This can be extrapolated to explain the fascination we have with birthstones. Most of us know what their birthstone is, and a gift of a piece of jewellery which features the recipient’s birthstone of the wearer set within it is a thoughtful and treasured gift.
Currency and Investment
Throughout history, the coffers from a country’s Royal jewels have ensured the wealth of its country and helped to fight wars. Indeed, the British Crown Jewels were twice pawned – once to pay the troops during wartime and once by King Charles I’s wife to Holland!³
The price of gold still fluctuates today but more so due to the level of confidence in the economy – if the World economy looks a little unpredictable then investor’s will see gold as a safer bet and buy it, therefore pushing the price up. But even in previous times, gold and other jewellery were bartered or traded and kept to ward against currency deflations.
Today many watches and items of jewellery are treasured by loved ones of a relative who has passed away and can be considered a sound investment.
In much the same way a male bird ruffles his beautifully coloured feathers to attract a mate, so too have humans dressed up and preened ourselves to attract the perfect mate. Pieces of jewellery draw the beholder’s eye to areas which emphasised erogenous zones ( for instance, earrings to the ear lobes) or seductive areas of the body – pendants and necklaces to the décolleté, jewellery was sewn into bodices to accentuate nipped-in waists and maybe this later led to decorative belts.
The Underlying and Subconscious Reasons for Wearing Jewellery
1. Maslow’s Hierarchy of Needs
All these reasons for wearing jewellery come down to our basic human needs. Abraham Maslow’s famous “Hierarchy of Needs” in 1943 shows, in an easy to understand pyramid, what us humans need and crave to make us feel whole and fulfilled. He stated that inherent human needs, arranged in a hierarchy of importance, drive us and motivate us.
The most basic of these needs is to feel safe with food, water, shelter, warmth, along with safety and security.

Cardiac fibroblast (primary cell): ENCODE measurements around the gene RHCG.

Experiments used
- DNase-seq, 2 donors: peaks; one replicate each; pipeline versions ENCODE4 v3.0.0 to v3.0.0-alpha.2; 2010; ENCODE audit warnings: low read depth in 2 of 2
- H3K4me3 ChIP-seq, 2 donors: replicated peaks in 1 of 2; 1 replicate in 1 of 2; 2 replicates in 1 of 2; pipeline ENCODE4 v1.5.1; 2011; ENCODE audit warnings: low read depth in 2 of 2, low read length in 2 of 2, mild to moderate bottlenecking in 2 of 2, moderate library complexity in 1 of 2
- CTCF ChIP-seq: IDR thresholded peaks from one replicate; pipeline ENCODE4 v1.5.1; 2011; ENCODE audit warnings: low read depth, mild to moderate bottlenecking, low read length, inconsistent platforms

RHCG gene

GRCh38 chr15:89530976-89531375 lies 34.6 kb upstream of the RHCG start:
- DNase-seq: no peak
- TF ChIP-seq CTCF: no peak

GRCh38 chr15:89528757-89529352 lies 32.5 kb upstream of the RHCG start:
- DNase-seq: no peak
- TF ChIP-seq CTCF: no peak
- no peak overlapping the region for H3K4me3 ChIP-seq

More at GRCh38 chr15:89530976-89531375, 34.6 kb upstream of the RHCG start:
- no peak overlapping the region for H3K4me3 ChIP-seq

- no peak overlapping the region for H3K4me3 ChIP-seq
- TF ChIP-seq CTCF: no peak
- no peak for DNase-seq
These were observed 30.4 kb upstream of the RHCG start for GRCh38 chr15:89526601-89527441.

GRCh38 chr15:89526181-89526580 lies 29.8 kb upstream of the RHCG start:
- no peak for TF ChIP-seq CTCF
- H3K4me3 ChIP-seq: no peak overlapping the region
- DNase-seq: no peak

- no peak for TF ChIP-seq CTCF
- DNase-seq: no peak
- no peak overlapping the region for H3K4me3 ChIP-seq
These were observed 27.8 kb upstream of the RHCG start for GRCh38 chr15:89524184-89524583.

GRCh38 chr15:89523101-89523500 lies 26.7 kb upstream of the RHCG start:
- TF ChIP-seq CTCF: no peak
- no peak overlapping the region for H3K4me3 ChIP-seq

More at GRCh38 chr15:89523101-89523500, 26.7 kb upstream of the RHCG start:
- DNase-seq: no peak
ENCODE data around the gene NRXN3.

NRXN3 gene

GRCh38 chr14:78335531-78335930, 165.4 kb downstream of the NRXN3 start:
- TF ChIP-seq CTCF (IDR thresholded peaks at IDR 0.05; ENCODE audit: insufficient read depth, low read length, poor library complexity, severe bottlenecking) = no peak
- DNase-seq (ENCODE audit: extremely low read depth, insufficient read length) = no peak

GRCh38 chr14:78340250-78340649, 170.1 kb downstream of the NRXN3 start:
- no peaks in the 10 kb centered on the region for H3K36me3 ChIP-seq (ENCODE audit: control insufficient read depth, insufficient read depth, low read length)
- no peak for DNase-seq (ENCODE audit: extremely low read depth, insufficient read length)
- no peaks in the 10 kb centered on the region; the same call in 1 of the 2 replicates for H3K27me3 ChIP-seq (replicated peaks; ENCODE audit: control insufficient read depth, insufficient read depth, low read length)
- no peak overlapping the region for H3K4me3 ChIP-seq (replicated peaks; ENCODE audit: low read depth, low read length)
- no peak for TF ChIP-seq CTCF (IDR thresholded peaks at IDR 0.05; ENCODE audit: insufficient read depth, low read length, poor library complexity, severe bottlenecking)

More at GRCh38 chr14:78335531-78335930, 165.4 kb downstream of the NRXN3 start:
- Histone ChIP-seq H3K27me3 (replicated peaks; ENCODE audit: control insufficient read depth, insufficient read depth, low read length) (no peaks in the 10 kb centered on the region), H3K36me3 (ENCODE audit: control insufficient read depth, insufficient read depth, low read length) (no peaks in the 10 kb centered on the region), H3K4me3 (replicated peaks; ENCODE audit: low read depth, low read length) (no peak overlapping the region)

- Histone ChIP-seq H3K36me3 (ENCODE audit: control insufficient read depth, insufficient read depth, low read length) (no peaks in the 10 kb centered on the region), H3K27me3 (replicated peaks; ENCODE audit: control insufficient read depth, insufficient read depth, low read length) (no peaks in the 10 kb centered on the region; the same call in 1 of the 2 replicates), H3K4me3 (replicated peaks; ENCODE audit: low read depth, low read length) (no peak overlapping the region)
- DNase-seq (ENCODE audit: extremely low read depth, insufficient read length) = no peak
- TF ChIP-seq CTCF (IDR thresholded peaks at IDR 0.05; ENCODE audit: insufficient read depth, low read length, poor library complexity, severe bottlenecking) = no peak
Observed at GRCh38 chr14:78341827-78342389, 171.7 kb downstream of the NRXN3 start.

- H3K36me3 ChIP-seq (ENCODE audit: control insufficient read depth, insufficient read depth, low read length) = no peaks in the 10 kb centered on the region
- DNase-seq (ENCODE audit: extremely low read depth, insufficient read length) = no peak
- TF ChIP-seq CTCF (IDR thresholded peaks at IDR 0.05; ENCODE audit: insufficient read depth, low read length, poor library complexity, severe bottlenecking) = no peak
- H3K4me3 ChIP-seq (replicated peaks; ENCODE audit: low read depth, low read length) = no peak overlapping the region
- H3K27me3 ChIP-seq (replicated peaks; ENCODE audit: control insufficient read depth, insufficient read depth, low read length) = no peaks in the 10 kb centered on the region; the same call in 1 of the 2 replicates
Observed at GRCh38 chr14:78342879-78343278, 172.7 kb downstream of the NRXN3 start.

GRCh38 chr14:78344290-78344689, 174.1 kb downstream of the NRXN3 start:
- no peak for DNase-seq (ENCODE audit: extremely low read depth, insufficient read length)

This is followed by psychological needs such as the need to be accepted, to belong, to feel you have achieved something.
It has been said that the wearing of jewellery falls into the area of Maslow’s Hierarchy of Needs of fulfilling our psychological needs after our basic safety needs have been met helping us to feel that we belong and are part of a group. (5) We argue that the role jewellery played in helping us psychologically feel safe was an important part of our lives and our history. Huge importance was placed on amulets and symbols carried and worn which the wearer believed would help keep him or herself safe in battle and drew great strength from. Even in recent years, people have been prepared to lose their job rather than give up wearing a pendant or similar piece of jewellery displaying their commitment to their faith. How many of us feel bereft if we lose an item of jewellery? They often hold significant meaning for us!
Religious history demonstrates that we have always looked to powers greater than ourself to help us through life and we have carried and held close to our symbols and keepsakes, including jewellery, which both reminds us of that power and which, often, we feel actually carries that power within it.
Greek Necklace with Butterfly Pendant. Artist Unknown. 2nd-1st Century BC.
Elaborate diadems or necklaces featuring centrepieces of inlaid stones, pendants, and beaded chains go back to 3rd- and 2nd-century Greek jewellery. This necklace was found on the neck of the deceased; as the symbol of the soul, the butterfly was an appropriate motif for a burial gift.
Talisman type jewellery and jewellery with meaning has made a massive revival in recent years – brands such as Trollbeads, the Danish brand that started the modern Charm Bead phenomena in 1976, have meanings attributed to all of their beads.
The modern relatively modern fashion of getting body tattoos fulfils a more permanent body adornment?
2. Antony Robbin’s Six Human Needs
Jewellery used in this way demonstrates the human need to be accepted and loved as part of a social group. Continuing where Maslow left off, Antony Robbins, who has studied human behaviour, psychology and motivation for decades, has formulated his own list of “Six Human Needs”(4) which states that a human’s innate, unconscious needs are:
Love and Connection
Jewellery could be said to help us to “fit in” with our peer group and feel significant to those who we want to matter to.
How we look, how we dress and appear to others matters to most of us. This was found, in studies, to be true even of young children. On a subconscious level, we sum people up in the first few seconds of meeting them. It was proved that we even make broad judgements about someone, in as little as three seconds, from just the clothes they are wearing. This was discovered to be so even when their facial expressions had been pixellated so this couldn’t influence the findings.¹